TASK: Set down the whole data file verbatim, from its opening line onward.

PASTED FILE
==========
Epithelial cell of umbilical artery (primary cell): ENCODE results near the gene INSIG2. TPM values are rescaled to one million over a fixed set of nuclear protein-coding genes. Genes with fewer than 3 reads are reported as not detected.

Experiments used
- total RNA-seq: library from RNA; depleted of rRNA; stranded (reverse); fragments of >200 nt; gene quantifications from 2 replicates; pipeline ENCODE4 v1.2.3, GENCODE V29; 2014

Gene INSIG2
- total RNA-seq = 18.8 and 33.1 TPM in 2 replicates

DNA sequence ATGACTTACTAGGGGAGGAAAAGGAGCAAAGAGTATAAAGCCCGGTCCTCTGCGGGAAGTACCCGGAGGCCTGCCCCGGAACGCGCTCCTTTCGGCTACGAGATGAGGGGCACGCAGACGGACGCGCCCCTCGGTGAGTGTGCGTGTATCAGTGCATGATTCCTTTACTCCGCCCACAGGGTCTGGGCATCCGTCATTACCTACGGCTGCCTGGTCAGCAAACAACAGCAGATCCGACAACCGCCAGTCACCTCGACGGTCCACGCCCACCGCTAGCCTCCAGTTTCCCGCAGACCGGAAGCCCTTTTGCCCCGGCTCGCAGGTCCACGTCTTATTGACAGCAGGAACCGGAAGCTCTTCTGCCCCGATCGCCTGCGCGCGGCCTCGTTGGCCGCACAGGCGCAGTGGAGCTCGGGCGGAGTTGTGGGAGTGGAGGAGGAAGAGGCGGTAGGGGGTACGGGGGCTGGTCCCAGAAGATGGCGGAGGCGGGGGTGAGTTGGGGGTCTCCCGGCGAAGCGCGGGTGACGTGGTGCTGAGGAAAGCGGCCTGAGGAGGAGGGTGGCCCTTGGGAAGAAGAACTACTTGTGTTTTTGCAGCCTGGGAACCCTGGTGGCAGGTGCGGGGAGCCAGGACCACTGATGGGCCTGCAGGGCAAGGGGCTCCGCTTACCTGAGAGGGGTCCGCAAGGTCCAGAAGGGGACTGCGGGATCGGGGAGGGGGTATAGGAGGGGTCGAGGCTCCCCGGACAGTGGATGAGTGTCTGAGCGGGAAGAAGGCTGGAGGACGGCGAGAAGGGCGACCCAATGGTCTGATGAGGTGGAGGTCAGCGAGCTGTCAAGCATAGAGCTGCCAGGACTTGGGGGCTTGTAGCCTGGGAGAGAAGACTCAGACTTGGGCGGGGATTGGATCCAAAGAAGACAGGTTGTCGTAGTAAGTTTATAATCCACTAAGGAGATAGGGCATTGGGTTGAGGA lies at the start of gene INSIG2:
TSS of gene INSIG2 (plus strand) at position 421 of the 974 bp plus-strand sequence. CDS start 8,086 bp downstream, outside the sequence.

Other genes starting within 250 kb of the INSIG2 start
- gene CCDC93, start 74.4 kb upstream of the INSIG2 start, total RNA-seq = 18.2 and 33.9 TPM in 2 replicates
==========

Epithelial cell of umbilical artery (primary cell): ENCODE results near the gene INSIG2. TPM values are rescaled to one million over a fixed set of nuclear protein-coding genes. Genes with fewer than 3 reads are reported as not detected.

Experiments used
- total RNA-seq: library from RNA; depleted of rRNA; stranded (reverse); fragments of >200 nt; gene quantifications from 2 replicates; pipeline ENCODE4 v1.2.3, GENCODE V29; 2014

Gene INSIG2
- total RNA-seq = 18.8 and 33.1 TPM in 2 replicates

DNA sequence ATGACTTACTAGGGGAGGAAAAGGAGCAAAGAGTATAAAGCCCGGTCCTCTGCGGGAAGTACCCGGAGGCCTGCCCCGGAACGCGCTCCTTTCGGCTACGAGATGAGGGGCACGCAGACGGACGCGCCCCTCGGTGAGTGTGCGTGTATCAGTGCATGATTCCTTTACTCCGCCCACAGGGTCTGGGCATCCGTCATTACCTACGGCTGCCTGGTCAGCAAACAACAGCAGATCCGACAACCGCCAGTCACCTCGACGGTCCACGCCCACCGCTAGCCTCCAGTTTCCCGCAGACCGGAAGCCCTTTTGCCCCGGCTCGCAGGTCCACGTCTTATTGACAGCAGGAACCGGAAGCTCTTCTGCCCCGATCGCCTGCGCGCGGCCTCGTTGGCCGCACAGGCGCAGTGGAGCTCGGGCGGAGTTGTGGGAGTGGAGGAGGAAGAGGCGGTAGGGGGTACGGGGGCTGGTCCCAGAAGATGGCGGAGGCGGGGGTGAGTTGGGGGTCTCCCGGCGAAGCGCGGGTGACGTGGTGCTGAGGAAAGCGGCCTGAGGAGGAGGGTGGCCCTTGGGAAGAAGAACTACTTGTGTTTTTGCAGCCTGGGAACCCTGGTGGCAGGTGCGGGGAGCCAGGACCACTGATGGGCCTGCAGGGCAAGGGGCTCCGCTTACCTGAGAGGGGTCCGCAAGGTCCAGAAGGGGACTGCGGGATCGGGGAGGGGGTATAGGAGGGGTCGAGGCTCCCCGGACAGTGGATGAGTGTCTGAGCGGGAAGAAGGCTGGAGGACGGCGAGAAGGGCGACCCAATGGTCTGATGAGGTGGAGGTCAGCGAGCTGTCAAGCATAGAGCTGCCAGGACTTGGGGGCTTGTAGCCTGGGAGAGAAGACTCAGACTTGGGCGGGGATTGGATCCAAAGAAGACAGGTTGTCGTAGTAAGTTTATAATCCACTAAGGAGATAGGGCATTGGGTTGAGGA lies at the start of gene INSIG2:
TSS of gene INSIG2 (plus strand) at position 421 of the 974 bp plus-strand sequence. CDS start 8,086 bp downstream, outside the sequence.

Other genes starting within 250 kb of the INSIG2 start
- gene CCDC93, start 74.4 kb upstream of the INSIG2 start, total RNA-seq = 18.2 and 33.9 TPM in 2 replicates